This year at the Top Shop Venue for Fashion East we have James Long, Marques’Almeida, and Maarten van der Horst. All three designers may be new, but with their distinct past collections and stand out statements allowed them each to have scoop up their own cult following. But before I delve into analyzing the details and cuts of the clothes, let's just take a quick moment to celebrate the fact that this show takes place at the TS Venue where champagne and canapes are bound to manifest and find their way into our concave stomachs. I often find arriving early at shows is some form of luxury, in this case you get to relish in the first picks of bite sized scones top with rose puree, or mini prosciutto and olive sourdough burgers; in other times if not seated at the front or second row, you get to scoot your away to the edge of a bench and the aisle view is almost just as good and as wanted as the front row ones.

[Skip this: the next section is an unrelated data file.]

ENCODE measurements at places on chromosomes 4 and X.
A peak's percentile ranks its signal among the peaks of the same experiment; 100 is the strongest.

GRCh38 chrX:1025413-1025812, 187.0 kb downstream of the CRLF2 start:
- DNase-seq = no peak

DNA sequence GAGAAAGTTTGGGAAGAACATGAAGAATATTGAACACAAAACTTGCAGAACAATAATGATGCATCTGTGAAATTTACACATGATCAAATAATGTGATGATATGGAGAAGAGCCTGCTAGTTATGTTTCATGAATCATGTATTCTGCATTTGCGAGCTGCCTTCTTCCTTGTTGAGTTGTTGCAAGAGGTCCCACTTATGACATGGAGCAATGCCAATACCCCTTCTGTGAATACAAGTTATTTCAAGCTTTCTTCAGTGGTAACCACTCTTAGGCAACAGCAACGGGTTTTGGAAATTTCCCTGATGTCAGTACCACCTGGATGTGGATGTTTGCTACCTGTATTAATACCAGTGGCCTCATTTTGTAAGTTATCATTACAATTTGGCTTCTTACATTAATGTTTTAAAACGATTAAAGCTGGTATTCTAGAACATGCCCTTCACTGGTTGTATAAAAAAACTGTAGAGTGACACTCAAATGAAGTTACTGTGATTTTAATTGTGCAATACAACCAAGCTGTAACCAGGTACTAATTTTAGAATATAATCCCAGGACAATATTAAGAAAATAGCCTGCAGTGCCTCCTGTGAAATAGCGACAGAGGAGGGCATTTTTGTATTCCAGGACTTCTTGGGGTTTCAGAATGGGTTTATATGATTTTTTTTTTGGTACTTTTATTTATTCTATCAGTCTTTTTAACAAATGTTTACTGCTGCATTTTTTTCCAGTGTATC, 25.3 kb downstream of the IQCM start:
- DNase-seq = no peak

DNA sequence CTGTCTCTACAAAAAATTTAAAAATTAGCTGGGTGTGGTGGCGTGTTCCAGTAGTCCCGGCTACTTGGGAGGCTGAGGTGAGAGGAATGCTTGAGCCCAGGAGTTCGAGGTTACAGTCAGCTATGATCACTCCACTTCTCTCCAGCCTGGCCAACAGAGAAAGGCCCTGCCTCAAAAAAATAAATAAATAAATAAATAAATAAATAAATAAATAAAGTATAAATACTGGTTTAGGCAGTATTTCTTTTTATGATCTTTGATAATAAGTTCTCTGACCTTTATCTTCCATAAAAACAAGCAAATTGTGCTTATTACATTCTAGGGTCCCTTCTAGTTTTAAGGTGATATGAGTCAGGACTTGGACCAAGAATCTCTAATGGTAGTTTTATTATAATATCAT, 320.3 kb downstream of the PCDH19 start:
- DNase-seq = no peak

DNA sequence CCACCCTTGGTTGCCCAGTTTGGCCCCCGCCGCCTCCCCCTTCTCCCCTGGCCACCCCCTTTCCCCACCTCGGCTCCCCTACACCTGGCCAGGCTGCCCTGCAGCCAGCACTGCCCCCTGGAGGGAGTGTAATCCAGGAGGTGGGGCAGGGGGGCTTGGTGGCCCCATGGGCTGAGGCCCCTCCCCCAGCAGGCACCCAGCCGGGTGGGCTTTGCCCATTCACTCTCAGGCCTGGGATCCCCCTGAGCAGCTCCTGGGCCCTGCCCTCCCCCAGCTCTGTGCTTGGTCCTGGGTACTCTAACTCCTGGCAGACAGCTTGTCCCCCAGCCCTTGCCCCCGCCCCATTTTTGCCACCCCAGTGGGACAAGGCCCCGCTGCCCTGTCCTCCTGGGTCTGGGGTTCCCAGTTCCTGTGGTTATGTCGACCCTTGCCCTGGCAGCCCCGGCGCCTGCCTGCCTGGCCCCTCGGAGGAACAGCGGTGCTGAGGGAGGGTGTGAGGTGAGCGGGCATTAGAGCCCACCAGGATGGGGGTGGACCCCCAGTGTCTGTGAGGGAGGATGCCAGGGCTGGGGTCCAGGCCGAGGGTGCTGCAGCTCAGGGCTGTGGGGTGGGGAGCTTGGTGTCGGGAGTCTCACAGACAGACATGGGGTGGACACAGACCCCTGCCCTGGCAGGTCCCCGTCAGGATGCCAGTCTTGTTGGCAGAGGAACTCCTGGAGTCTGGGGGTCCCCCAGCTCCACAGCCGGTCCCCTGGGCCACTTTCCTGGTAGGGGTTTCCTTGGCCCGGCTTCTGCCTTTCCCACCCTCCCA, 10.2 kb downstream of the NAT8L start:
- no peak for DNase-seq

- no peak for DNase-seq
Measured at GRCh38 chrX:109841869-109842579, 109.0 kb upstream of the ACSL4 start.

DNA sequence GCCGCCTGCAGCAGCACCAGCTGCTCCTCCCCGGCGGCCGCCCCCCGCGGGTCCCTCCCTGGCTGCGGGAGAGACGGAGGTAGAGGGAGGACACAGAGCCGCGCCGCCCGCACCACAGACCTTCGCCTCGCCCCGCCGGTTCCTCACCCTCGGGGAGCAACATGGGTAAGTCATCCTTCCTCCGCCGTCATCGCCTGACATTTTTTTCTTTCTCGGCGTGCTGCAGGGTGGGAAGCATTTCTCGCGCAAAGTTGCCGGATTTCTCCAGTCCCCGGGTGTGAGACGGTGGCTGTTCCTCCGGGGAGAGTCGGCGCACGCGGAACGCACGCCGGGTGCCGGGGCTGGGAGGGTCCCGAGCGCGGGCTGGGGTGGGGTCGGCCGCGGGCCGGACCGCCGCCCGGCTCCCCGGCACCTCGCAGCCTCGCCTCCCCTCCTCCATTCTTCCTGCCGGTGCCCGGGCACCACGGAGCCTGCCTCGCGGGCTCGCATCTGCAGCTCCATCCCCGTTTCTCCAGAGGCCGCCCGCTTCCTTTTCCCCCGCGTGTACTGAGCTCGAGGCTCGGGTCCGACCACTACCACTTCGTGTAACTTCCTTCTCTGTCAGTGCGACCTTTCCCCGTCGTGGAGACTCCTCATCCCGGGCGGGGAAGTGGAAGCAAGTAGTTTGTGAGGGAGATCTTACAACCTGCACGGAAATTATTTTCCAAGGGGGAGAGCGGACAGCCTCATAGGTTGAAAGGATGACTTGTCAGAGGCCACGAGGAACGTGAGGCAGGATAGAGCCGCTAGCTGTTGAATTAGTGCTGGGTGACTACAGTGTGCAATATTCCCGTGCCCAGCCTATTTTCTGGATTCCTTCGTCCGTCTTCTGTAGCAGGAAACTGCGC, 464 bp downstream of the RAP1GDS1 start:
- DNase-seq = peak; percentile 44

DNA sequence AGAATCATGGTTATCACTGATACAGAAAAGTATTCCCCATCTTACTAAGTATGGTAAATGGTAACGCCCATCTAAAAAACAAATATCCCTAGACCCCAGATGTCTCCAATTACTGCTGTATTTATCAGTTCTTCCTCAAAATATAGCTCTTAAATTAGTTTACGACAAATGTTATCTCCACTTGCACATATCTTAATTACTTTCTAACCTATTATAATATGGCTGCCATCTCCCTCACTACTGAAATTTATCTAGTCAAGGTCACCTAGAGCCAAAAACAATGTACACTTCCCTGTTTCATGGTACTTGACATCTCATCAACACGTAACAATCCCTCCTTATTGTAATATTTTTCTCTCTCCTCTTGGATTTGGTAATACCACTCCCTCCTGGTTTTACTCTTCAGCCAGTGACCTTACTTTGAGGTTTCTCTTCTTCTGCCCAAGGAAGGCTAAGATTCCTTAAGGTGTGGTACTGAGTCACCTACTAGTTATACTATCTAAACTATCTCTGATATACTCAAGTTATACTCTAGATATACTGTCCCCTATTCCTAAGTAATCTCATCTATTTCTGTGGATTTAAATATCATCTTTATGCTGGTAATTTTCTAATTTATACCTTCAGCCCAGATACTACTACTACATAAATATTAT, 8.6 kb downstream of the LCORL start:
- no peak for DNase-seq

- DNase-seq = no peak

Back on the issue, Fashion East started off with originally menswear designer James Long who featured his master tailoring skills in these womenswear pieces accompanied with rose silk prints contrasting to tailored coats and pocket hole details. Sculptural, sharp, chic. Following next is Marques who gave us high street with what looked like frayed neon denim underneath the black, the models had an attitude that kept the audience wanting to more. The greatness of this collection is its femininity and masculinity almost hitting back-and-forth for I can see myself wearing most of the pieces here. Do note the great textured calf-skin leathers on the shoes and accessories. Finally closing the show is long anticipated Maarten van der Horst which I might say did surprise me as this season's inspirations were totally unexpected from his previous Hawaiian printed ruffle highlighted looks. I hope that in a few more seasons Maarten would have found his niche or design DNA, nonetheless it was a strong collection. The entire look reminded me of a Mongolian or Kazakhstan princess clashed with Russian folk dresses. The color scheme kept the focus on the details and the superb layering of textures which included stunning hand-knitwear gave the garments architectural glory!